Mr Lee Sze Teck, senior manager of training, research and consultancy at Dennis Wee Group, said it is worth noting that the Government said the ABSD measures and LTV regulations are temporary and will be reviewed later depending on market conditions.

"The Government is probably trying to reassure the market that they are not against foreigners and PRs investing in Singapore's property market. They imposed these measures because of extenuating factors in the market."

Permanent residents hit by changes
By Rachel Chang, The Straits Times, 12 Jan 2013

PERMANENT residents (PRs) now face unprecedented limits on their ability to buy property in Singapore.

To buy a first property, whether a private unit or a Housing Board resale flat, PRs must pay an additional 5 per cent stamp duty.

If they buy a second or subsequent property, the stamp duty is an extra 10 per cent, up from the current 3 per cent more.

Also, PRs who own an HDB flat can no longer sub-let their entire flats, although they may still rent out individual rooms.

Those already sub-letting their flats can do so only until the end of the current approved period.

Finally, while Singaporean flat owners can buy a private property and keep their HDB flats too, PRs will no longer be allowed this dual ownership: On buying a private property, they must sell off their flats within six months.

The changes take effect today.

PRs were stunned by the severe measures, which the Government, said Deputy Prime Minister Tharman Shanmugaratnam yesterday, had "thought hard about".

Although PRs have never been given access to new, subsidised HDB flats, this is the first time they are being "taxed" for all property purchases, private or public.

Mr Tharman said the move was "necessary, particularly because of the HDB resale market, where PRs are taking up a larger share of new buying".

While PRs own only a small proportion of HDB flats, they formed "a rising component of demand in the last year" for all forms of housing, he said.

There are 49,190 PR households that own HDB flats. Latest data show 2,142 PR-owned flats are rented out - about 5 per cent of flats approved for sub-let.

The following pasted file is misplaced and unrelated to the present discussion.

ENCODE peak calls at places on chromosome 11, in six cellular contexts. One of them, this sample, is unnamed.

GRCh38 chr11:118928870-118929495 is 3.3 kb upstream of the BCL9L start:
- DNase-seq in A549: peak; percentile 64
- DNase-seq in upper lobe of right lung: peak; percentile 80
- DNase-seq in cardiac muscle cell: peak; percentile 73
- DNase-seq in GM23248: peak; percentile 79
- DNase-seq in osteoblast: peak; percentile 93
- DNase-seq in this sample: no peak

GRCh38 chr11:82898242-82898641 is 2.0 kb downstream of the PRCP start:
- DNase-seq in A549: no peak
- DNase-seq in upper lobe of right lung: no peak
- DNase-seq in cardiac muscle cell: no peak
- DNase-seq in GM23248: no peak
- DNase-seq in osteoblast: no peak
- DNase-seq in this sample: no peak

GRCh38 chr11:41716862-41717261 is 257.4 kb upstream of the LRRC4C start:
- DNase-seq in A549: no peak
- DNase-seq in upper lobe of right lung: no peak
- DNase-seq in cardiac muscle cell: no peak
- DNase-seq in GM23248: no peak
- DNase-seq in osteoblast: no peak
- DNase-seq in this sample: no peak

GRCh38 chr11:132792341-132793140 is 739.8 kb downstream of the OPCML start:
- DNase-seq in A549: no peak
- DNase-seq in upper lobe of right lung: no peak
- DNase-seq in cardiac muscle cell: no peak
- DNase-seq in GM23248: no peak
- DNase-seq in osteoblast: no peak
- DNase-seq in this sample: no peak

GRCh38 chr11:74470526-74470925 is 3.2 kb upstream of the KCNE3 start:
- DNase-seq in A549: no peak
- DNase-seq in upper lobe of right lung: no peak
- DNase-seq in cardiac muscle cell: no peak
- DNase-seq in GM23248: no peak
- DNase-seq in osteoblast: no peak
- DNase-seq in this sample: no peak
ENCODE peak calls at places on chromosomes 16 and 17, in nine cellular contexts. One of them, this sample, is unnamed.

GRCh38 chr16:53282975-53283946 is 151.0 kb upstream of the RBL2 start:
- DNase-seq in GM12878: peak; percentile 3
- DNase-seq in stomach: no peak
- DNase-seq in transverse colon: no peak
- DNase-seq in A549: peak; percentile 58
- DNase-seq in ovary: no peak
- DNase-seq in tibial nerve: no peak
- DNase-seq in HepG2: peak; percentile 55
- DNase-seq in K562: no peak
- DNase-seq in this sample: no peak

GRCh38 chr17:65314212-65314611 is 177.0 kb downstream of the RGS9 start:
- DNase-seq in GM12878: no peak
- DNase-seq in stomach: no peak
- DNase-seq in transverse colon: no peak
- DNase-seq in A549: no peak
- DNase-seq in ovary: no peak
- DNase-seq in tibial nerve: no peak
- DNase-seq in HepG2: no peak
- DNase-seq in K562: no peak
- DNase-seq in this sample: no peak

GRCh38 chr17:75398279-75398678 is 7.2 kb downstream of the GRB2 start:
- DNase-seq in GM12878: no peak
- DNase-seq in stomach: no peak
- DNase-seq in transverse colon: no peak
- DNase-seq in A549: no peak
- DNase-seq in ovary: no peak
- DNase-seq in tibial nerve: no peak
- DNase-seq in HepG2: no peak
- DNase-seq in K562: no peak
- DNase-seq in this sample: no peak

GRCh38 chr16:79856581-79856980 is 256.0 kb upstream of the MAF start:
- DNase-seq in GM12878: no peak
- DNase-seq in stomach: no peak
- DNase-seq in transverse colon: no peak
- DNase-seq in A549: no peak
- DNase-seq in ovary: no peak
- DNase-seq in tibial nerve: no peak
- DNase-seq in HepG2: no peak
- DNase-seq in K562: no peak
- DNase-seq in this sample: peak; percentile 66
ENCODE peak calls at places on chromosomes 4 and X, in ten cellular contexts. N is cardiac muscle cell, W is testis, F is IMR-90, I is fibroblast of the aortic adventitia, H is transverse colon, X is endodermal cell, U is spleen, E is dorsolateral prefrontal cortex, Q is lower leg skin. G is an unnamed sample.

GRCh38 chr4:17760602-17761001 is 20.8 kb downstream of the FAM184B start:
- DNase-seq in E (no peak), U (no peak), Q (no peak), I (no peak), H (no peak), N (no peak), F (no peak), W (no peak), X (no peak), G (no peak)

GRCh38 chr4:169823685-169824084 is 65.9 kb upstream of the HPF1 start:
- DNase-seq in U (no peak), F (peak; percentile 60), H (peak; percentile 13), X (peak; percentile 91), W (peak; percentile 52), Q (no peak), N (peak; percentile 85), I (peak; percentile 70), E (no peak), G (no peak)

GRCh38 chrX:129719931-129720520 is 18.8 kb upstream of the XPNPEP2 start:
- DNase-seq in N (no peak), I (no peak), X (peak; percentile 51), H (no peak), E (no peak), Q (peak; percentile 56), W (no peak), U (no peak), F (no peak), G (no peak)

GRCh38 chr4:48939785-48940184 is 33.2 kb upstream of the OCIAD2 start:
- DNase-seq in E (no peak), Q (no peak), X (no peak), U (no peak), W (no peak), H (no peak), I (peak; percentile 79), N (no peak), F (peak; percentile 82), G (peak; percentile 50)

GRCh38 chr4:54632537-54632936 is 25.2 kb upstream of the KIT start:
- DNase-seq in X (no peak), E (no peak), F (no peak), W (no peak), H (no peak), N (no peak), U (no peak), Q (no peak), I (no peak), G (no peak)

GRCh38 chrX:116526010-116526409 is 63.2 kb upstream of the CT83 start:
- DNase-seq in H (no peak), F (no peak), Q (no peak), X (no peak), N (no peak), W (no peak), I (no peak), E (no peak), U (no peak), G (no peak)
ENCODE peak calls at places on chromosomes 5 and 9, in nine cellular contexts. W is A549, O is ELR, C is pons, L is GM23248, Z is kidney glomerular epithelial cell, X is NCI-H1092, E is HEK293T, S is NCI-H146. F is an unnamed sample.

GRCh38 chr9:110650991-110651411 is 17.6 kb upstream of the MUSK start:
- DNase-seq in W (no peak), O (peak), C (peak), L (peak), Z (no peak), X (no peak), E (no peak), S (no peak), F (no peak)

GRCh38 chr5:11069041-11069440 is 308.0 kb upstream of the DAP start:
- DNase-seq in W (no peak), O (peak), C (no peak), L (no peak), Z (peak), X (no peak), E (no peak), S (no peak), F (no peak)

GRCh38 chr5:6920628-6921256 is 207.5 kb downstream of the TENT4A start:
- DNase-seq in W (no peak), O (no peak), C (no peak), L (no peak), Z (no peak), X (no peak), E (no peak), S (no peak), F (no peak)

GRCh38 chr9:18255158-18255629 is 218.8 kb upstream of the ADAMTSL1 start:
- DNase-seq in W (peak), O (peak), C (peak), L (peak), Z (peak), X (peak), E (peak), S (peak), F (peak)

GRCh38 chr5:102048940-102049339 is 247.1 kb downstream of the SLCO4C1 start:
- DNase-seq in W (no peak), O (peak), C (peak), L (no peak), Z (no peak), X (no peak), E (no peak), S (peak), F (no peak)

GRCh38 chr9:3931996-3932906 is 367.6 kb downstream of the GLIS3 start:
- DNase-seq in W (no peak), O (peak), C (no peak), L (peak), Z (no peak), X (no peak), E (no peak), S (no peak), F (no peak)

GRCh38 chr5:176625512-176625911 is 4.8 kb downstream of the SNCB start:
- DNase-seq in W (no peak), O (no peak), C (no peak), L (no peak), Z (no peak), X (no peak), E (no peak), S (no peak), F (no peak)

PRs last night were dismayed.

"It's not fair," said Chinese national Thomas Feng, on the new sub-let ban.

"In this case, why let PRs buy flats at all?"

The accountant, a Henan native in his early 30s, has been a PR since 2007 and owns a four-room flat in Kallang.

Myanmar software developer Zarni Win said she could accept the policy last year that set the duration of the sub-let limit at five years.

"But this new change is too much. What if we have a job posting overseas, then we have to continue paying a mortgage without staying in the flat?" said the 34-year-old.

Briton Francis Chandler, 41, an IT professional, who has been a PR since 2010 said: "The PRs I know are all living in their property. Whereas I know a lot of Singaporeans who have multiple properties for investment."

Others were resigned.

"Of course it is unfair," said Filipino architect Ram Poyaoan, 48, who owns a five-room flat in Pasir Ris. "But what can we do? It's like living in your uncle's house. You don't get the same treatment."

- Additional 5 per cent stamp duty to buy first property, whether private unit or HDB flat
- Not allowed to sub-let whole HDB flat
- Must sell HDB flat after buying a private residential property

Curbs imposed on loans for HDB flats
By Daryl Chin, The Straits Times, 12 Jan 2013

NEW rules governing loans for HDB flats have been rolled out to ensure buyers do not overstretch their finances.

There were no caps on this previously and banks were known to grant loans even if the repayments took up as much as 60 per cent of the monthly income, as long as the borrower was credit-worthy.

The new rules also state that if a buyer takes up an HDB loan, his mortgage servicing ratio is now reduced to 35 per cent, down from 40 per cent previously.

Although this new rule applies to both new flats bought directly from the Housing Board and resale units, National Development Minister Khaw Boon Wan said yesterday that it was the latter he was intent on targeting.

"Resale buyers tend to get their loans from commercial banks. Greater restrictions on lending are welcome because excessive credit doesn't do anybody any good, and it's always good to let go of some air from the market," he added.

SLP International's head of research Nicholas Mak said the new rules will force buyers to go for cheaper flats which are smaller or not as centrally located, simply because their purchasing power has been curbed.

Dennis Wee Group spokesman Lee Sze Teck said those who use up to 60 per cent of their monthly income to service their home loans are typically earning decent wages and have a good credit rating.

"But this is not considered prudent, particularly if an emergency crops up or if someone loses his job," he said.

Mr Timothy Kua, director of, cited an example of a buyer who takes up a 30-year loan for a $700,000 flat. The loan is assumed to be 80 per cent of the flat's value, and the interest rate pegged at 1.5 per cent.